GDC’s 2021 State of the Industry Survey shows a sector ripe for unionization

Josh Broadwell, Friday, January 21st, 2022 11:41 pm

The Game Developers Conference has released its 10th annual state of the industry survey, highlighting developers’ platform preferences, as well as attitudes towards unionization and emerging trends, such as blockchain technology in games.

The survey was taken before accusations emerged that Activision Blizzard CEO Bobby Kotick covered up instances of sexual misconduct in the years leading up to the state of California’s lawsuit in July 2021. However, that lawsuit and the harassment suit against Riot Games began a trend of companies assessing their internal responses to toxicity and abuse, the GDC said.

However, the trend–like the wider industry’s response to abuse–has room to grow. Only 38% of respondents said their companies reached out to speak about harassment issues, and many of those conversations fell short of expectations.

“It has been entirely performative from what I have witnessed,” one developer said. “I have personally been on the receiving end of misconduct, toxicity, and retaliation for speaking out against such things at my company, and I know several current and former coworkers who have experienced similar things.”

55% of those surveyed believe the industry should unionize, which is 4% more than last year’s survey. Only 18% believe unionization is likely to happen, which is 2% less than in 2020, and only 24% said unionization discussions have actually taken place in their companies.

“It’s not a silver bullet that will fix all of the problems in the industry but it provides a baseline for workers to challenge exploitation,” one developer said.

“Corporations have had multiple opportunities to solve the problems within the gaming industry and have consistently failed,” said another. “We wouldn’t need unions if we were treated properly, and as a result we should unionize.” 

The survey also asked about attitudes towards new technologies, including non-fungible tokens and cryptocurrency. While some high-profile players, including Ubisoft, Square Enix, and even GameStop, are embracing both trends, most developers have little interest in the innovations. Only 1% of the sample already have cryptocurrency implemented in their games, and that figure is likely to stay small, at least in the near future. 72% of developers surveyed said they have no interest in using the technology.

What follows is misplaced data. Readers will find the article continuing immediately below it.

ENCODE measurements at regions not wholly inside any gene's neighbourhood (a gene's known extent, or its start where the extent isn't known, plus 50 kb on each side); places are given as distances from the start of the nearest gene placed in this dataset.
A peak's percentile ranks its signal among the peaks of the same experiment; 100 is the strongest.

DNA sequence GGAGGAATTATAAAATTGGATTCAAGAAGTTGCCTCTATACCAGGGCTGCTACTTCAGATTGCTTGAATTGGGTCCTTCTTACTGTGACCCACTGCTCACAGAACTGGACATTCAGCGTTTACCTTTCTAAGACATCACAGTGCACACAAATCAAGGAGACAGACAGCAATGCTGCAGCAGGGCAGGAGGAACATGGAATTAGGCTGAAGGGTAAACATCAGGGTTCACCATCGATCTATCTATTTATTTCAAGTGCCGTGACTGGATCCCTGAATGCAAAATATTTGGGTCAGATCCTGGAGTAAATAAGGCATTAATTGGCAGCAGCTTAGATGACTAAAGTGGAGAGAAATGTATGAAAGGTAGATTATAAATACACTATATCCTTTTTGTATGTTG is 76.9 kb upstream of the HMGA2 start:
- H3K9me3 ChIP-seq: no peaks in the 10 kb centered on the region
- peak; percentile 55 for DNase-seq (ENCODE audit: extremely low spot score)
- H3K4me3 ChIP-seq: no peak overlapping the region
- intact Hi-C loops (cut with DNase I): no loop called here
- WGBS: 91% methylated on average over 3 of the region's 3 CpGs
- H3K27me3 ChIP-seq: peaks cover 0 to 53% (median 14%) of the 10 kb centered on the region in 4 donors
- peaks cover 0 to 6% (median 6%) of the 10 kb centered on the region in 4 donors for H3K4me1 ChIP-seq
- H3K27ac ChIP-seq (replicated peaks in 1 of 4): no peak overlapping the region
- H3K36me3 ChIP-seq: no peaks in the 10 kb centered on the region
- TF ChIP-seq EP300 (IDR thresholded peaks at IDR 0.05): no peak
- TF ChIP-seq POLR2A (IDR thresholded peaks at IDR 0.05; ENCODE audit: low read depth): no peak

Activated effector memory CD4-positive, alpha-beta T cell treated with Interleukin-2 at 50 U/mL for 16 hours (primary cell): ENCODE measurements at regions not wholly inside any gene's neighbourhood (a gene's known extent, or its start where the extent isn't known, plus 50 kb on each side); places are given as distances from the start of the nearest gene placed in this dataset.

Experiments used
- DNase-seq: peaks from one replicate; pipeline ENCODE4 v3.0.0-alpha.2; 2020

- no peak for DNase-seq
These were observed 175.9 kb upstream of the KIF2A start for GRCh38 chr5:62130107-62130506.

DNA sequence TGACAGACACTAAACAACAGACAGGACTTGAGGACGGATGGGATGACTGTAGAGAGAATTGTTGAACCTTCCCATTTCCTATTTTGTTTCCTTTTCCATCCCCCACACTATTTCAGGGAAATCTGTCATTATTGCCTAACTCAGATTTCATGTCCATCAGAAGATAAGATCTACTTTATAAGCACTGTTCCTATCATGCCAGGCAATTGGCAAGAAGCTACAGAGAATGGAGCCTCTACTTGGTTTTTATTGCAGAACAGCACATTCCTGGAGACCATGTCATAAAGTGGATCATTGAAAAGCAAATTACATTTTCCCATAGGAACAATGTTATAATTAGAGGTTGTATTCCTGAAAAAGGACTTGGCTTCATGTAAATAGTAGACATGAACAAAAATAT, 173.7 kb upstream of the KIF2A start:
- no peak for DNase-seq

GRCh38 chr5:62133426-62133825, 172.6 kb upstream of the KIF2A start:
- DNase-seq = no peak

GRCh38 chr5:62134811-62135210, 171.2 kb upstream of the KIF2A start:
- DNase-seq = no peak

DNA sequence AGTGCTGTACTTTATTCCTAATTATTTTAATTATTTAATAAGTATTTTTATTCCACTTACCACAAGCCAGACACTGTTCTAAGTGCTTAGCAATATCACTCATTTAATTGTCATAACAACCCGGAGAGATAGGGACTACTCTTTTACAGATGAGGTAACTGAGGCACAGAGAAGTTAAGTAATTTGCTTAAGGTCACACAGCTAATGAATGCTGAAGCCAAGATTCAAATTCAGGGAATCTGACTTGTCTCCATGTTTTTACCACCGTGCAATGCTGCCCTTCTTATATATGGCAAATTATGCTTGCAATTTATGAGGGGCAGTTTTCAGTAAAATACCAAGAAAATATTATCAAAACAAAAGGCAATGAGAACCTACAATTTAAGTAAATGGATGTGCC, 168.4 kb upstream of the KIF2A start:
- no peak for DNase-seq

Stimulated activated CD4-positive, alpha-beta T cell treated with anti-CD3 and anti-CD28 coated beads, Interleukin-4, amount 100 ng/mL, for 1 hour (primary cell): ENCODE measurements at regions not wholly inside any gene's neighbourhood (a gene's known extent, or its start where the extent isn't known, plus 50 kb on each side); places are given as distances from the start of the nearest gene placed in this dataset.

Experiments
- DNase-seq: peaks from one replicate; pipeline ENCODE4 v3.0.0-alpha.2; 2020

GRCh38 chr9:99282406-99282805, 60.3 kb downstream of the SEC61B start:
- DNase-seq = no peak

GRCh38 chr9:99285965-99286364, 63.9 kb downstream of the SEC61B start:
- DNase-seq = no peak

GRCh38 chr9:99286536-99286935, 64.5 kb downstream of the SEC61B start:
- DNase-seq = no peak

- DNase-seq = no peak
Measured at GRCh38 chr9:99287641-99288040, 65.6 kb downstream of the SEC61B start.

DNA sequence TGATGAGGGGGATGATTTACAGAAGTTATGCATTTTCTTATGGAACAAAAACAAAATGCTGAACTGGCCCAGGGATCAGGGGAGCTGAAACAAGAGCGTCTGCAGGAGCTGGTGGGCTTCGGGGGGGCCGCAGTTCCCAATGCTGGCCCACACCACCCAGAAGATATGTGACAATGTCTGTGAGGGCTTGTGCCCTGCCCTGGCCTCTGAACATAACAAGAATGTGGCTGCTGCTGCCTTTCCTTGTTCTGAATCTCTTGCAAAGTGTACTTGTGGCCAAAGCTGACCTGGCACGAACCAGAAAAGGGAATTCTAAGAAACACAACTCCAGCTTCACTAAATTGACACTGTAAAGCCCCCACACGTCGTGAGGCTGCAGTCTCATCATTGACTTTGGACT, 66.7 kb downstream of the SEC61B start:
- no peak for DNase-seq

One developer said they were surprised NFTs and cryptocurrency haven’t been exposed as a scam.

“Who is using these things?” another said. “It feels like a very small audience. And also, these technologies are still not using sustainable energy and are a target for money laundering. As a developer I feel deeply uncomfortable that there is a push for these. It feels entirely fueled by greed for more money because we read stories about crypto millionaires, when in reality all of it is extremely unstable and unethical.”

VR also remains niche. 56% of developers aren’t working on any VR projects, and 52% don’t believe they’ll be developing their next game for VR platforms. The majority of projects both current and upcoming are planned for PC–63% and 58%, respectively–though developers are uncertain about the future of one PC platform: Steam Deck. 47% are unsure how viable Steam Deck will be long-term, with several citing Steam’s past fickleness with hardware and marketing as reasons for their skepticism.

39% say Nintendo Switch is one of the more interesting consoles to developers, despite the Kyoto platform holder not releasing an updated version of the hardware. Switch may be intriguing to developers, but PlayStation 5 is the most popular console. 31% are developing current and future projects for Sony’s newest platform, and 43% consider it the most interesting to develop for.

Finally, mobile games continue attracting significant attention, with 50% of developers working on projects for Android and iOS (25% each). It’s a trend likely to continue into 2022, as mobile gaming continues to break revenue records and attract increasing attention from both consumers and major publishers worldwide.

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